This text has been written in collaboration with Digital Earth fellowship team. Image credits: Maarten Vanden Eynde, Globe, 2013. Courtesy of the artist and Vent des Forets, Lorraine, France.
Some Estonian mythical stories describe a creature called Kratt, an artificial house assistant assembled from domestic clutter — a golem made of brooms, pots, and pans. The Estonian AI Task Force took this mythical creature’s name for their jurisdictional proposal, the Kratt laws, which would grant AI algorithms a legal personhood, allowing them to order groceries or services on your behalf, for example . Odd at first, the Kratt laws are more than an unorthodox legal proposal: they fundamentally challenge long-held Western notions of technicity (a functional paradigm of a technology), rooted in modernity. Instead of juxtaposing the natural and the human — where the human employs the technical as a means of mastering the natural — the Kratt laws seem to be based on the assumption that technologies can have autonomous agencies.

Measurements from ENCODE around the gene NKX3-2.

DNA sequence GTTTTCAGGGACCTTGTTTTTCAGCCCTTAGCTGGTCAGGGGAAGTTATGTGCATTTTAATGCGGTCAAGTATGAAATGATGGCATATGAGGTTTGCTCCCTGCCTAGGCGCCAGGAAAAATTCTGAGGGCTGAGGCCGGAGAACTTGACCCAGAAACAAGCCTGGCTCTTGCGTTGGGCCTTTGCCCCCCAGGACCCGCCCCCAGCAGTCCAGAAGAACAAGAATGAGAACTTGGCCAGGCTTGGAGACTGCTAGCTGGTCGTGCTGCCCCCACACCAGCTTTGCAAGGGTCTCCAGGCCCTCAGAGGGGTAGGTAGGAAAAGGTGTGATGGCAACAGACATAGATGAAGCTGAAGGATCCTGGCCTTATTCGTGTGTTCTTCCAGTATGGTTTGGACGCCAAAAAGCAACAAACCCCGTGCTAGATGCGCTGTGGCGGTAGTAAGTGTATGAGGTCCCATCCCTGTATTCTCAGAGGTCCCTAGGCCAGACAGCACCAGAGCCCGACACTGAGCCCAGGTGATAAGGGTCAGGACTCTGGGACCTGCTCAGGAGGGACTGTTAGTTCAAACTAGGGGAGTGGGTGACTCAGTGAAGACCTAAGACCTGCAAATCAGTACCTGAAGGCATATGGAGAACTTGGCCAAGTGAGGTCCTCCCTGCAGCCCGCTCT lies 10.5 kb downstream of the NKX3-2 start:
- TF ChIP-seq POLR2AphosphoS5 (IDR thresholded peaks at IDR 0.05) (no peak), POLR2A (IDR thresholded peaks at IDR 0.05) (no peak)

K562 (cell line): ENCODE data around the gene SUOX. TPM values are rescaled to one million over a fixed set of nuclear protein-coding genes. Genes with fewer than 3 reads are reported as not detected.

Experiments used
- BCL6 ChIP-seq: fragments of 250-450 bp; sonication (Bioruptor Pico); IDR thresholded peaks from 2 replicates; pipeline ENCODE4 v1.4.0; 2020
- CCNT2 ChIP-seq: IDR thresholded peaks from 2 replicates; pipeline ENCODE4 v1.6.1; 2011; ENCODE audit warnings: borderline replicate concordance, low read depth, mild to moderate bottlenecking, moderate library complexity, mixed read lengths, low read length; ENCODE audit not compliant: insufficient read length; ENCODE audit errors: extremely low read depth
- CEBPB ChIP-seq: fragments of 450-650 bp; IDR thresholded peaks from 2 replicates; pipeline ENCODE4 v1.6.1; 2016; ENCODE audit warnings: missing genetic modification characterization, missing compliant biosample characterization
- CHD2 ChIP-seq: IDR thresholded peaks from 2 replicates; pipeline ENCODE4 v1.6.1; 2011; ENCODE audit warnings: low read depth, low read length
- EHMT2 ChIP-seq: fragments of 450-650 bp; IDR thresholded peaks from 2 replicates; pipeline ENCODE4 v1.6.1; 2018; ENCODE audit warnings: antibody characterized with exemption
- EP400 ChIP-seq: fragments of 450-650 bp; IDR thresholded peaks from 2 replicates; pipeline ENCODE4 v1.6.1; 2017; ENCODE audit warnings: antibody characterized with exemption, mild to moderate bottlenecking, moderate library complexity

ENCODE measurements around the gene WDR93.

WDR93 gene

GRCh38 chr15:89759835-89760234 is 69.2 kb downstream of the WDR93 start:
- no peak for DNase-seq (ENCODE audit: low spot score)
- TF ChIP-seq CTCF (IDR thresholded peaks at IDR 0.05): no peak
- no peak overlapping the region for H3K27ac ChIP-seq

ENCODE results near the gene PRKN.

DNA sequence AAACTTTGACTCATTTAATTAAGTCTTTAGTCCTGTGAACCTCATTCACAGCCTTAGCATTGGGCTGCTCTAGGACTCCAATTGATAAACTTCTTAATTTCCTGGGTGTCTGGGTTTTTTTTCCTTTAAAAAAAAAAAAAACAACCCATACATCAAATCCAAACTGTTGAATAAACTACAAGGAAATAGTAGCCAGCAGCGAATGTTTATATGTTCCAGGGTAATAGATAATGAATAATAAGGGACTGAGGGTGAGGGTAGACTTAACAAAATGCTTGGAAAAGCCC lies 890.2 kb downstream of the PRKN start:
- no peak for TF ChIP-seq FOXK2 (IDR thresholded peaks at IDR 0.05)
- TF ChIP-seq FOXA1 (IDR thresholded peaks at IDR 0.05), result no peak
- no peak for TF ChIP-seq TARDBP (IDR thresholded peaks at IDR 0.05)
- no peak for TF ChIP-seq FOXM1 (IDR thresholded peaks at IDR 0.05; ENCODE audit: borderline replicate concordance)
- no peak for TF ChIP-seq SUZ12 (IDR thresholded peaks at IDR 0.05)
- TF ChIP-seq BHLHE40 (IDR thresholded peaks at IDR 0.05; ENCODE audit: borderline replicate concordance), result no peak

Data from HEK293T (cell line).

What does and does not have agency, or how different entities relate to each other, these are questions of cosmology. The Kratt laws example hints at how, today, the question of technicity poses a challenge to our cosmological imagination. Machines are unwittingly drawing new cosmologies: for instance, the different models, graphs, studies, and satellite images harvested through the complex infrastructure that wraps the planet Earth offer us a very different worldview from the one where humans are sovereign masters of the planet. Instead, we see an image of ourselves as accidental triggers of complex processes far exceeding our control.
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